Could a Restaurant-Host Lawsuit Have National Wage Ramifications?

According to USA Today, a Delaware labor lawsuit over a restaurant’s wage system could have an impact on wage claims filed nationwide. Photo of earnings statement

The news source reports that the Delaware Department of Labor is seeking to recover wages for three workers in a case, which claims that hosts should be paid an hourly wage and not be considered “tipped employees.”

The lawsuit is against the steak chain Texas Roadhouse. Workers at a Middletown restaurant who are employed as hosts usher customers past steak displays and distribute bread-and-butter baskets once they reach tables. However, as hosts, they reportedly earn $4 per hour and share a tip pool.

The lawsuit, which has made its way to a state Superior Court after Texas Roadhouse sued the labor department, claims the employees should not be treated as tipped workers. Keep in mind, when restaurants consider employees tipped workers, they can provide them with an hourly base wage less than that required federal or state minimum wages.

The state maintains that the hosts should be paid a full hourly minimum wage, rather than be considered tipped employees. Critics of the tipped system say it promotes “pay inequality and disproportionately harms women and people of color.”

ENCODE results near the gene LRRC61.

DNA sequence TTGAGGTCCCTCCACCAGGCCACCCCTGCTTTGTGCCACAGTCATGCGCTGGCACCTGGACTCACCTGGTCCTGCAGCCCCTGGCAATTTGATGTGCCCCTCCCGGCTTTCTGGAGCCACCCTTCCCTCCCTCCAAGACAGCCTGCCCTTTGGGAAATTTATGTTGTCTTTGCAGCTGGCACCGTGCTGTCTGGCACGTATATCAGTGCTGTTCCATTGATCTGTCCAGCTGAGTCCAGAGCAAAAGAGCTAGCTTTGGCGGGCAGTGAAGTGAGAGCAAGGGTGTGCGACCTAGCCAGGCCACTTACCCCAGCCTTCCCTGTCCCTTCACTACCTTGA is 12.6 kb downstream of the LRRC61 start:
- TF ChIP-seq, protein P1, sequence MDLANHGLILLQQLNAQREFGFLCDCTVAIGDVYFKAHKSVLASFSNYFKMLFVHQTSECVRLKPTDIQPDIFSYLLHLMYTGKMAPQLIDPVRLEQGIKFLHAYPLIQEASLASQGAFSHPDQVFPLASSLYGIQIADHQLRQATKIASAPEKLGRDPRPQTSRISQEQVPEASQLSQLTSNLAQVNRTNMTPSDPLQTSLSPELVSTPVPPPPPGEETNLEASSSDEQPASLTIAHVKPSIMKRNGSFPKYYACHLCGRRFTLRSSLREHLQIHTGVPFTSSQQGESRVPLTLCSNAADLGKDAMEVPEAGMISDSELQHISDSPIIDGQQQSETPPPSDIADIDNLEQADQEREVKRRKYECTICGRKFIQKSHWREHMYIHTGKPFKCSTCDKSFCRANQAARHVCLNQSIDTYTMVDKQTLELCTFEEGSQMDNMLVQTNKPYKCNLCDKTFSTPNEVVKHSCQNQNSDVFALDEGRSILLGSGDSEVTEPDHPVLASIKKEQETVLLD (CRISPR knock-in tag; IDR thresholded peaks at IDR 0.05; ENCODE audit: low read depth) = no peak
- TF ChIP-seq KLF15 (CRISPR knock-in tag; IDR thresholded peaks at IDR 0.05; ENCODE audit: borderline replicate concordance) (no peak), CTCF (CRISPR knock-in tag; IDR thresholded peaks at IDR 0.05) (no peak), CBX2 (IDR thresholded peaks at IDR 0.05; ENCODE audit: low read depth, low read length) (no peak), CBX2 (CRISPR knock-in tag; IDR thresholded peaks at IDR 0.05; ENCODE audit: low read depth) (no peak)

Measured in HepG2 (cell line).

Sylvia A. Allegretto, a research economist and co-director of the Center on Wage & Employment Dynamics at the University of California, Berkeley, told USA Today that the case could affect wage lawsuits nationwide involving restaurant workers. The lawsuit was filed after it was discovered over the course of one period that minors employed as hosts were paid $4 per hour with money from the tip pool, which was used to bring them to at least the full hourly minimum wage.

Talk to Our Los Angeles Labor Attorneys If You Have Concerns About Your Tipped Wages

In California, employers cannot use an employee’s tips as a credit toward its obligation to pay the minimum wage. If you have questions about this, you can visit the Department of Industrial Relation’s website, which has an FAQ page about tips and gratuity.

If you work in a restaurant and believe that your tips are being pooled illegally or you are being paid improperly, contact our Los Angeles labor attorneys. You may be able to file a wage claim and/or lawsuit seeking back pay and damages.

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Kesluk, Silverstein & Jacob—Los Angeles employment attorneys